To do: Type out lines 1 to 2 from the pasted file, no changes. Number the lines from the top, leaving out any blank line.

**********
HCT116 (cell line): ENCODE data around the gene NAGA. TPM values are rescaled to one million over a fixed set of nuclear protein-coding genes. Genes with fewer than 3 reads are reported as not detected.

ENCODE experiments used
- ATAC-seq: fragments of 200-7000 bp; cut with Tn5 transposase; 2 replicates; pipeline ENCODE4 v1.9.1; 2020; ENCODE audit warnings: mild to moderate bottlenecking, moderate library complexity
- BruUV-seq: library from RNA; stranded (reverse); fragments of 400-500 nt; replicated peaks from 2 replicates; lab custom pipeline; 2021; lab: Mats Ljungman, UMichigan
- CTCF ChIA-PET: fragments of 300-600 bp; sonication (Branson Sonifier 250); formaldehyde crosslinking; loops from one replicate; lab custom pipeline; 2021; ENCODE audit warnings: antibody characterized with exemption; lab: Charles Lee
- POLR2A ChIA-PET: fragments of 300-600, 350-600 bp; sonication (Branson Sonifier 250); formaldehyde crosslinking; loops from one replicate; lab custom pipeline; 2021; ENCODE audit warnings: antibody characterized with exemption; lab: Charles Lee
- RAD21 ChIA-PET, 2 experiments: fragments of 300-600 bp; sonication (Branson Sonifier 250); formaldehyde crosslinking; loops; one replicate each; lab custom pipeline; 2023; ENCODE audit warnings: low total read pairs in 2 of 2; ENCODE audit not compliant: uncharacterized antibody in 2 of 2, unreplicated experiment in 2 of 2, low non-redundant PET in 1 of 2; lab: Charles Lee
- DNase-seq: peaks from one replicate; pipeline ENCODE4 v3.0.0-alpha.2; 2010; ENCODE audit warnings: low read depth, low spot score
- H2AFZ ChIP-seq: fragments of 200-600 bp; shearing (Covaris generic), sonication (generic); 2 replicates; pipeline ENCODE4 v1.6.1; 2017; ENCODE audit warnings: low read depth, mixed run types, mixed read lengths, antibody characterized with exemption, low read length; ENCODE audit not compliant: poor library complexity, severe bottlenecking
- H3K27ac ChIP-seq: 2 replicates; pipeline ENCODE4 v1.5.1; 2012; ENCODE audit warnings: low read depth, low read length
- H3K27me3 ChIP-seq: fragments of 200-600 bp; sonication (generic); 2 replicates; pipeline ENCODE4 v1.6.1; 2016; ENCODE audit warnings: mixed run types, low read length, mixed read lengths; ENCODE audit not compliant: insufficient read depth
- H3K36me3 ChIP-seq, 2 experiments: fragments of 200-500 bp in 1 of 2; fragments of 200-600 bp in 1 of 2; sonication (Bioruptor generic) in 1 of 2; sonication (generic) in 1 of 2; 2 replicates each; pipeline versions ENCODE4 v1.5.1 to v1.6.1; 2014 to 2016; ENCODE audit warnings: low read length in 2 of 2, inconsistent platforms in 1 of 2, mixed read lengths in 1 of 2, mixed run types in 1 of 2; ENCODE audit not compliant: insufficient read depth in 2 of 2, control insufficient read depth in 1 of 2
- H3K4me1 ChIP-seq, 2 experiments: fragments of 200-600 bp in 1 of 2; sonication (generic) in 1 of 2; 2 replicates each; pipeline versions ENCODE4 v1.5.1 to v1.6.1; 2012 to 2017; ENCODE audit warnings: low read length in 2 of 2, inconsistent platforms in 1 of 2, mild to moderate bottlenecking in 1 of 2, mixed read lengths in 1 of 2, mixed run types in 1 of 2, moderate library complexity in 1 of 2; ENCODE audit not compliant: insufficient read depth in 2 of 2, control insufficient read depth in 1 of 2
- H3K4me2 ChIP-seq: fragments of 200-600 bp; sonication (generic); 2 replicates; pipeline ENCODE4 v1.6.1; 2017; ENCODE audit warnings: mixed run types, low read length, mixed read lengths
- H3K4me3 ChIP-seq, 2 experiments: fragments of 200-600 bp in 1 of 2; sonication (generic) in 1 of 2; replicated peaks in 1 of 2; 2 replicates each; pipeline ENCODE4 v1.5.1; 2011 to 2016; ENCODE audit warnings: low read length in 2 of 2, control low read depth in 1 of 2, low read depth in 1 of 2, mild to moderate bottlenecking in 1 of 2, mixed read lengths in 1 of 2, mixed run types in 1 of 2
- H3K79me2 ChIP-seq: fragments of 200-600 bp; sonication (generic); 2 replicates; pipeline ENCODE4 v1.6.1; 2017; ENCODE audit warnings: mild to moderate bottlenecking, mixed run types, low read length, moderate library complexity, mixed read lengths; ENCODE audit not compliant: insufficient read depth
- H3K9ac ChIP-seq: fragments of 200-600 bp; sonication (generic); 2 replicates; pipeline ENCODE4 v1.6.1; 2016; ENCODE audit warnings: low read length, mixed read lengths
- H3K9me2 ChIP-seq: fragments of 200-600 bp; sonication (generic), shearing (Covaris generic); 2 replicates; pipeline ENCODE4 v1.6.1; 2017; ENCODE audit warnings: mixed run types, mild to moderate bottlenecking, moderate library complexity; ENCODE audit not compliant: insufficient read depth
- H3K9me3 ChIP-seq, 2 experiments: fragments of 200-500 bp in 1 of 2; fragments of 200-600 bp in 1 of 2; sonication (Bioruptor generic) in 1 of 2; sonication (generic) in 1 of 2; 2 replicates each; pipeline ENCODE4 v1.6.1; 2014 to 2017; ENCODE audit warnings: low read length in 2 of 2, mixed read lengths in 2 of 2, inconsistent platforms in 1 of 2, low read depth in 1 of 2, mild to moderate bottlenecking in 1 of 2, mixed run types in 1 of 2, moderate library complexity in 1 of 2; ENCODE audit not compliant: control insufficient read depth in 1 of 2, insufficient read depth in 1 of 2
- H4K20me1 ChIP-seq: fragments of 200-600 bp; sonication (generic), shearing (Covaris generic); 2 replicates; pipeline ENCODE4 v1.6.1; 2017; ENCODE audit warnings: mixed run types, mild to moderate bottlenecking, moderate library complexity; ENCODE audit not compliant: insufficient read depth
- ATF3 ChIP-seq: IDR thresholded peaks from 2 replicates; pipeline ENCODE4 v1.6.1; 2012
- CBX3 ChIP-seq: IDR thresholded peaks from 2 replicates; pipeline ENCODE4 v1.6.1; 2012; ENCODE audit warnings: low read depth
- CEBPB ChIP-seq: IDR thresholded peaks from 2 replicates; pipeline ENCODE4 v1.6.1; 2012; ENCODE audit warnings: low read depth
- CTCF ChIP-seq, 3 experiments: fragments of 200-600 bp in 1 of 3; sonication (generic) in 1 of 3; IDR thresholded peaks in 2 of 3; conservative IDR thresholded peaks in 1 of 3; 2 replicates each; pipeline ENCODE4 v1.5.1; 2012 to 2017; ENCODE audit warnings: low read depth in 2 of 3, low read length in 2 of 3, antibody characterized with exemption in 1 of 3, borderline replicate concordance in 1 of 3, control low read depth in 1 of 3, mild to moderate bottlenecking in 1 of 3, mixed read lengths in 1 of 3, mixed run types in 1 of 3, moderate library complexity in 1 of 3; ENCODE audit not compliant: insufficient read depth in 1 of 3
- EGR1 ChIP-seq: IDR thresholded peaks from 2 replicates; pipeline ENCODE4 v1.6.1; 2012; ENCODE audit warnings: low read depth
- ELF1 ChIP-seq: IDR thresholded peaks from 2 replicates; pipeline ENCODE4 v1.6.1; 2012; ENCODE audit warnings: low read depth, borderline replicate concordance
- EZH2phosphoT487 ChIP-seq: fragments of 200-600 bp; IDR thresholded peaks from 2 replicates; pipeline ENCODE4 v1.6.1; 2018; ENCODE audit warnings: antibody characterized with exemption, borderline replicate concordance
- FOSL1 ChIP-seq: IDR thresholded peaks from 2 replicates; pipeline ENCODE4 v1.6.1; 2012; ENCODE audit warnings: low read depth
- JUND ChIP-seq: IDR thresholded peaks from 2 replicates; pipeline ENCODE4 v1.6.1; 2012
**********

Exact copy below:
HCT116 (cell line): ENCODE data around the gene NAGA. TPM values are rescaled to one million over a fixed set of nuclear protein-coding genes. Genes with fewer than 3 reads are reported as not detected.

ENCODE experiments used